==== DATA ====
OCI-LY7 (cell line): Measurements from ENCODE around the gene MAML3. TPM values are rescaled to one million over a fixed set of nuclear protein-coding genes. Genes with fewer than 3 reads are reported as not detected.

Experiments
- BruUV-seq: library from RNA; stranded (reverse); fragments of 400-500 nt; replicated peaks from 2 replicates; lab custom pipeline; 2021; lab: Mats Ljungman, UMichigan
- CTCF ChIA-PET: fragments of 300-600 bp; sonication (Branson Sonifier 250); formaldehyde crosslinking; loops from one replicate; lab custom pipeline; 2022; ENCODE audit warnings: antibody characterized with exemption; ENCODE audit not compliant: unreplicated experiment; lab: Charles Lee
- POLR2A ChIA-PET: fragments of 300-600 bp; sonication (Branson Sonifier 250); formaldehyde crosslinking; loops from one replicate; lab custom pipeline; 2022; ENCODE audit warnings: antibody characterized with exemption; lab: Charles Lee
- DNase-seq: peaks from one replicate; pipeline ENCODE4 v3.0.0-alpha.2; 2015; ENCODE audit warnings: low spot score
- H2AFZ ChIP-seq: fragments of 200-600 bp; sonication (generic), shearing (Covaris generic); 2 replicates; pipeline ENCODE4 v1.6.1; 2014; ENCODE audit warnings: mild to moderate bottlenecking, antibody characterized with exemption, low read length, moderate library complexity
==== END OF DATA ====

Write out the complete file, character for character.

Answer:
OCI-LY7 (cell line): Measurements from ENCODE around the gene MAML3. TPM values are rescaled to one million over a fixed set of nuclear protein-coding genes. Genes with fewer than 3 reads are reported as not detected.

Experiments
- BruUV-seq: library from RNA; stranded (reverse); fragments of 400-500 nt; replicated peaks from 2 replicates; lab custom pipeline; 2021; lab: Mats Ljungman, UMichigan
- CTCF ChIA-PET: fragments of 300-600 bp; sonication (Branson Sonifier 250); formaldehyde crosslinking; loops from one replicate; lab custom pipeline; 2022; ENCODE audit warnings: antibody characterized with exemption; ENCODE audit not compliant: unreplicated experiment; lab: Charles Lee
- POLR2A ChIA-PET: fragments of 300-600 bp; sonication (Branson Sonifier 250); formaldehyde crosslinking; loops from one replicate; lab custom pipeline; 2022; ENCODE audit warnings: antibody characterized with exemption; lab: Charles Lee
- DNase-seq: peaks from one replicate; pipeline ENCODE4 v3.0.0-alpha.2; 2015; ENCODE audit warnings: low spot score
- H2AFZ ChIP-seq: fragments of 200-600 bp; sonication (generic), shearing (Covaris generic); 2 replicates; pipeline ENCODE4 v1.6.1; 2014; ENCODE audit warnings: mild to moderate bottlenecking, antibody characterized with exemption, low read length, moderate library complexity